Particularly if you are gonna fly fpv, hovering isn';t really something you do in that, and the forward movement regulates the verticle to a point where it is less sensitive.

    If your sensitivity is on any stick movement other than throttle-
    As a basic rule rc rates controls sensitivity across the range, s-rates controls sensitivity at the stick ends, increasing s- rates incereases the expo effect on roll, pitch and yaw

    So if your current concerns are about small movements/ mid stick sensitivity, then decrease rc rates, you can always compensate for stick ends by adding srates

    All that said, there are easier ways to tame - use less aggressive props or lower cell count.

    I don';t want to give you duff advice, you only learn once, so above post was how I learned, I think if I was going through it again I would, once I was used to sticks from a husband or e010, skip straight to fpv.

    Use a big park and take small steps just to push your confidence levels a little each time.

    I think the way I would approach it is do a couple of Los flights in angle or horizon just to get used to it.

    Do a very short flight or two fpv in angle, (take off, fly 20 yards away from me, turn and fly back and land)
    Once I was used to that I would try fpv in rate mode, just a gentle flight in a wide area, fly gentle squares (once you try rate mode you will find cruising fpv in it is actually the easiest, mainly because it doesn';t require much stick input) just relax and get used to it, initially use seperate flights to do opposite directions, don';t try to fly anywhere in particular, just get used to keeping the quad in the air, moving forwards and turning it
    (This is ideally done in a wide open area with short grass so you don';t have to avoid anyone and if you ditch it isn';t difficult to find)

    Once you are confident, you just try something new.
    I used to try every week to master something I couldn';t do. You very rapidly run out of new tricks

  • #7 by ched999uk on 12 Sep 2017
  • Thanks for that thorough post. I have had a fair bit of practice on hubsan and E010 indoors. I think half of it is just me being scared :)
    I have had couple of goes fpv on angle mode and it was difficult judging height hence me doing more practice los.

    Think I will just go for fpv acro and try to be gentle :)

    If rain stays I will just try and rack up some stick time with goggles and fpvfreerider.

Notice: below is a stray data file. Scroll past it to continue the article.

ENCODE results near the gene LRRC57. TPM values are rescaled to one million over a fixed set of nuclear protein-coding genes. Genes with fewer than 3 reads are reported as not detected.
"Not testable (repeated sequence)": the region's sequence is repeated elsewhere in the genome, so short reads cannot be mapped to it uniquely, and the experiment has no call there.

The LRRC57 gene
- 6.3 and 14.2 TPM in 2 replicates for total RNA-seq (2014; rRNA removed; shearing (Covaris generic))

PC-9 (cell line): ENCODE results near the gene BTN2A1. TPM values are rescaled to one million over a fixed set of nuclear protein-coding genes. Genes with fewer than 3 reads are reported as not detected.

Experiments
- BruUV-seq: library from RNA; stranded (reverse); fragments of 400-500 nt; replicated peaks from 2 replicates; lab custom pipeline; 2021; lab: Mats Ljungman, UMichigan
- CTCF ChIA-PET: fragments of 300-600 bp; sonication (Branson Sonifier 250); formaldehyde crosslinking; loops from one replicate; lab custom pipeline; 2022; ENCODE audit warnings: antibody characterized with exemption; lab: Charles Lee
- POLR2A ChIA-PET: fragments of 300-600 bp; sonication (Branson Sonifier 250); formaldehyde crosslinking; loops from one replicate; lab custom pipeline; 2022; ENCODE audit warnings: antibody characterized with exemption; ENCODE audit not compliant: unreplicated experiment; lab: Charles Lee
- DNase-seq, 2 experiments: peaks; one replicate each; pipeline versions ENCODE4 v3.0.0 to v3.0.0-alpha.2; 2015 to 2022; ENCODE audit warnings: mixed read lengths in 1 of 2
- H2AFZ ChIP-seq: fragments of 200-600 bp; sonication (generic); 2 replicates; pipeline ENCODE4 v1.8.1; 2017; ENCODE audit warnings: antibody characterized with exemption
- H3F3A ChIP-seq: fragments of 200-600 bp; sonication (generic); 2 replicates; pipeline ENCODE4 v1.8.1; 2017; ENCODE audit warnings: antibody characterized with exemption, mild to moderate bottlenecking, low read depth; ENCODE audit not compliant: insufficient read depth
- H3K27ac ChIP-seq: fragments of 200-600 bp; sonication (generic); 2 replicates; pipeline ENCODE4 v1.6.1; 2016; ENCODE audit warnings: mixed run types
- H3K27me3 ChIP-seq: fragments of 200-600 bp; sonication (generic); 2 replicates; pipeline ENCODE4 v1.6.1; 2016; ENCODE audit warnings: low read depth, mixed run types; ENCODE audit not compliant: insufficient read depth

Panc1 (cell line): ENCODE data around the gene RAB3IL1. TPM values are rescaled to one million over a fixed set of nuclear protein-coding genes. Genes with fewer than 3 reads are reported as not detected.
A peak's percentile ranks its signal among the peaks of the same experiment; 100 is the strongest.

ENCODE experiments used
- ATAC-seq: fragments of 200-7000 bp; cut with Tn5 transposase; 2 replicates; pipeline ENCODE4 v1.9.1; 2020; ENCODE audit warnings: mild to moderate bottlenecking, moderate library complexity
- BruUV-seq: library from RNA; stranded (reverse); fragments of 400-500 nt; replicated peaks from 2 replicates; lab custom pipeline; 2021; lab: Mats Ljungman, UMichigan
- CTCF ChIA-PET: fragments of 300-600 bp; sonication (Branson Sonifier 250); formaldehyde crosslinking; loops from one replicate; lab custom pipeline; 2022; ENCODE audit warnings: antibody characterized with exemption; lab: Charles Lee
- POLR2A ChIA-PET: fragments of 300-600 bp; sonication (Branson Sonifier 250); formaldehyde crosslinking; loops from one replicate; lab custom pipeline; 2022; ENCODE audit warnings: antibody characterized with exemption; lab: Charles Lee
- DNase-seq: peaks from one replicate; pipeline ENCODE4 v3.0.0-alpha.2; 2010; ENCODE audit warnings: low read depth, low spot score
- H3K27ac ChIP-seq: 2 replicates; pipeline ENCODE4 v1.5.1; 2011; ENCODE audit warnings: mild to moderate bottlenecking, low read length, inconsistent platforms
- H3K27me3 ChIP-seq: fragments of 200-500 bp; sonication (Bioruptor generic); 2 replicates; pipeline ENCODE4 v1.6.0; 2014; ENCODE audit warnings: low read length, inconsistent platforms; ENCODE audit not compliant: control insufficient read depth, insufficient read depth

Thanks again for the advice, it';s very helpful.
  • #8 by Two-Six on 13 Sep 2017
  • That';s weird, I thought you could fly FPV.  The big one is do try to get a spotter because if you land it away in a field/hedge you will might find it tricky to find it again.  It probably won';t be where you think it is.  Another thing, you need to trust your FPV set up and trust what are seeing. 

    Use the force Ched!

    Apart from that, its not really very hard.  Start in a big open area and try to fly it like a plane with some forward speed on and try to land it like a plane, doing a circuit, dropping the forward speed close to the ground "on finals" then just drop it.  It will be fine.

    Also I would really recommend pinching the sticks and having a practice in a sim.  You can get loads more control and precision.  I can';t do thumbs at all, no finesse what so ever.
  • #9 by ched999uk on 13 Sep 2017
  • Cheers mate. I can fly my f450 fpv no problem :)
    Just this little Martian3 is so much more powerful my fingers can';t do the little movements.
    I will try pinching and get a few hrs in the sim with acro.
    Thanks.
  • #10 by trebor on 13 Sep 2017
  • First time I tried it I had the camera set too high, all I could see is sky ! My mates were shouting turn it round and come back lol. Which ways back ? I ended up in 2 feet deep of a "BIG" wheat field near the middle. Make sure you can adjust the camera angle, fit a buzzer 👍
  • #11 by ched999uk on 13 Sep 2017
  • First time I tried it I had the camera set too high, all I could see is sky ! My mates were shouting turn it round and come back lol. Which ways back ? I ended up in 2 feet deep of a "BIG" wheat field near the middle. Make sure you can adjust the camera angle, fit a buzzer 👍
    Buzzer fitted and tested :)
    I have a nice field to try and the wheat has been harvested so just stubble :) wind a bit high at moment hopefully calm down later if not going to practice pinching on sim.
    Cheers
  • #12 by ched999uk on 14 Sep 2017
  • Cheers everyone. So found a break in the rain and managed to get my 2 packs in. Pinching helps lots, thanks. Other than just a quick take off and system check flew both packs through the goggles only. Throttle control much easier through the goggles. Had a few tumbles and a few brief goes at acro.